Take a look in your /sys/class/backlight folder. I’ve got a /samsung folder inside that, you might have something different, but whatever you have, look around until you find a file called brightness, and another called max_brightness. Open them in your text editor of choice. In my case max_brightness simply contains the number 8, and brightness 1. To change brightness of the screen, you change the number inside the brightness file. Make a new text file called go-dim, which contains this:

echo 1 > /sys/class/backlight/samsung/brightness

Then, one called go-bright, which contains this:

echo 4 > /sys/class/backlight/samsung/brightness

You don’t have to use 4 as a bright value, you can choose something else (less than or equal to the value inside max_brightness). Then save them somewhere easily accessible like the Desktop, open the terminal and type:

chmod a+x Desktop/go-dim

and

chmod a+x Desktop/go-bright

Now, you can double click those files on your desktop, choose “execute” and they will do their thing for you. Obviously, if you save them somewhere else, you need to type the correct path in the chmod command.

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Kingston & St George’s Stats surgeries 2015

This year’s stats surgeries for our postgraduate students have just gone up on my website at http://www.robertgrantstats.co.uk/students.html

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My talk for Calculating and Communicating Uncertainty 2015 – and an experimental D3 page

Tomorrow and Wednesday I’ll be at the CCU2015 conference in Westminster. I’m talking in a workshop session on Wednesday on interactive graphics – and in particular, how they can be used to communicate uncertainty- so I thought I would make an experimental page showing a couple of different ways of trying this. You can read my slides here and the experiment is here. While I’m sitting in the conference, I’ll probably tidy up a couple of rough edges, and in due course, I’ll make some more experiments. Please let me know what you think, and watch out for tweets with #ccu2015, although it means different things to different folks.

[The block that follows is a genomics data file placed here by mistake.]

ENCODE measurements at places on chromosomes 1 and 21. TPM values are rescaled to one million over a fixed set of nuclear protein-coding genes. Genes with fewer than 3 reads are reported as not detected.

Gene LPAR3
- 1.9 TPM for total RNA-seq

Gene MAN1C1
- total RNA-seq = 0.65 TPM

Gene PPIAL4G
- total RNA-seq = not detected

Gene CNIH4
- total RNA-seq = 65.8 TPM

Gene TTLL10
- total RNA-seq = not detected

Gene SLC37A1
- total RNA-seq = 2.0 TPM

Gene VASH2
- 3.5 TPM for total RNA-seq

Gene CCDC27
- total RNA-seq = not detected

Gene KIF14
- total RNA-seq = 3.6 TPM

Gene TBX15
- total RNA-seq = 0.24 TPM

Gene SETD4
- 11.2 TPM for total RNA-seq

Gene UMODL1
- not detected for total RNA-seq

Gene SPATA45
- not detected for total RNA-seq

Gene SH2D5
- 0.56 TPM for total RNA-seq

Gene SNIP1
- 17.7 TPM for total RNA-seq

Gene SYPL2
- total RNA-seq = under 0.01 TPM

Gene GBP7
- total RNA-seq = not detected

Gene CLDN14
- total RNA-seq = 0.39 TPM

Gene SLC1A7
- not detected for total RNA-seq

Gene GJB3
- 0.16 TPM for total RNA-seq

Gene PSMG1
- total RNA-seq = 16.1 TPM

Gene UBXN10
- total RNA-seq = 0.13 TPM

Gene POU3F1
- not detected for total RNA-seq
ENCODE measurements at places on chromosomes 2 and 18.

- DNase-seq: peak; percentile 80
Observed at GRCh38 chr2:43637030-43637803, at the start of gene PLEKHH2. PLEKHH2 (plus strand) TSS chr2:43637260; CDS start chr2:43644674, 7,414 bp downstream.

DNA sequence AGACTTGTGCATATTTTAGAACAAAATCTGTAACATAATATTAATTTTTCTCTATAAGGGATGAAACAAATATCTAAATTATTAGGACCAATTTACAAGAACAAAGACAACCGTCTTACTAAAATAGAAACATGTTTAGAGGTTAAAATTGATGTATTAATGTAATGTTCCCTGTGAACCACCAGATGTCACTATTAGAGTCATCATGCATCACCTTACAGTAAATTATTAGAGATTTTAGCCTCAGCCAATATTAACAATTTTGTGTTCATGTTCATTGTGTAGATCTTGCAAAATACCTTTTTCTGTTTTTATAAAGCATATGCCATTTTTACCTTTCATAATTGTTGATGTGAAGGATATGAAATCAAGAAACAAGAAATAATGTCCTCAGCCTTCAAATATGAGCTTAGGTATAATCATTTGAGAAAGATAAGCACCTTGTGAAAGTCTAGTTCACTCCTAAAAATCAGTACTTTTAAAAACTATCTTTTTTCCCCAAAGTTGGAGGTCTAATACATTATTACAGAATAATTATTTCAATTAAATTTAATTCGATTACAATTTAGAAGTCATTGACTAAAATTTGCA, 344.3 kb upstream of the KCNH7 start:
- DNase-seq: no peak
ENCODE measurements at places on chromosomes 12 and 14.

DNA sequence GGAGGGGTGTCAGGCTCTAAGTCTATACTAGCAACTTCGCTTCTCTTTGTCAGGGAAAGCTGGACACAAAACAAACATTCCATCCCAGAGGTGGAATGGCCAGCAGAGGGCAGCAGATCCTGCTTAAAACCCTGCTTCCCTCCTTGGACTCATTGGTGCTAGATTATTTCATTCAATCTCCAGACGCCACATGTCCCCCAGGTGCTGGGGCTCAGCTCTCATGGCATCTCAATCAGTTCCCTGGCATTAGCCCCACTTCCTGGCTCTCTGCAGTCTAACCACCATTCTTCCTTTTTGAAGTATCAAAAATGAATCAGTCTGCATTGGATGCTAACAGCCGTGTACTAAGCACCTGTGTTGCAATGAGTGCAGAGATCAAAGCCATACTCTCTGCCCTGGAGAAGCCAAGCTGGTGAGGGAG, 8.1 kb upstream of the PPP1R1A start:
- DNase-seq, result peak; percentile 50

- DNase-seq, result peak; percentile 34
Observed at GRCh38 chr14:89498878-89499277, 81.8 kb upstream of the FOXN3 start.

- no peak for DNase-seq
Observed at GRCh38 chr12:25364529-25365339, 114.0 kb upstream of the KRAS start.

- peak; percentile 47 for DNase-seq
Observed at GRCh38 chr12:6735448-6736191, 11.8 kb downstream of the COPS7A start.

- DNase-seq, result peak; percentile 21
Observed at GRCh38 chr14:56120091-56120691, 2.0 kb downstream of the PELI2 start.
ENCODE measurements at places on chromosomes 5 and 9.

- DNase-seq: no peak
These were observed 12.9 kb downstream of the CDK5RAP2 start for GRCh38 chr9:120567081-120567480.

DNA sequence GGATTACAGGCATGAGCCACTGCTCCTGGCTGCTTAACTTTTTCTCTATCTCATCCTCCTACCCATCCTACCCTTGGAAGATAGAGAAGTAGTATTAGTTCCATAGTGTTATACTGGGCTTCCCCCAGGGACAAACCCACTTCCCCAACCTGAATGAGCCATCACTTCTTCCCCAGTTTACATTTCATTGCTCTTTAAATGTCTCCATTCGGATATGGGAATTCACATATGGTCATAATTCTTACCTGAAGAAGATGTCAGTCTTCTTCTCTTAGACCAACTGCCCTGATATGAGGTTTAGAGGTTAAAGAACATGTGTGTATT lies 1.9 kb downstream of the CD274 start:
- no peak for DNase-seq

ccu-ex1

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Best dataviz of 2014

I expect everyone in the dataviz world would tell you this year was better than ever. It certainly seemed that way to me. I’m going to separate excellent visualisation for the purpose of communicating data from that for communicating methods.

In the first category, the minute I saw “How the Recession Reshaped the Economy, in 255 Charts“, it was so clearly head and shoulders above everything else that I could have started writing this post right then. It’s beautiful, intriguing and profoundly rich in information. And! quite unlike anything I’d seen in D3 before, or that’s to say it brings together a few hot trends, like scrolling to go through a deck, in exemplary style.

recession

Next, the use of JavaScript as a powerful programming language to do all manner of clever things in your web browser. Last year I was impressed by Rasmus Bååth’s MCMC in JavaScript, allowing me to do Bayesian analyses on my cellphone. This year I went off to ICOTS in Flagstaff AZ and learnt about StatKey, a pedagogical collection of simulation / randomisation / bootstrap methods, but you can put your own data in so why not use them in earnest? It is entirely written in JavaScript, and you know what that means – it’s open source, so take it and adapt it, making sure to acknowledge the work of this remarkable stats dynasty!

statkey

So, happy holidays. If the good Lord spares me, I expect to enjoy even more amazing viz in 2015.

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An audit of audits

In England, and to some extent other parts of the UK (it’s confusing over here), clinical audits with a national scope are funded by HM Government via the Healthcare Quality Improvement Partnership (HQIP). Today, they have released a report from ongoing work to find out how these different audits operate. You can download it here. I am co-opted onto one of the sub-groups of the NHS England committee that decides which projects to fund, and as a statistician I always look for methodological rigour in these applications. The sort of thing that catches my eye, or more often worries me by its absence: plans for sampling, plans for data linkage, plans for imputing missing data, plans for risk adjustment and how these will be updated as the project accumulates data. Also, it’s important that the data collected is available to researchers, in a responsible way, and that requires good record-keeping, archiving and planning ahead.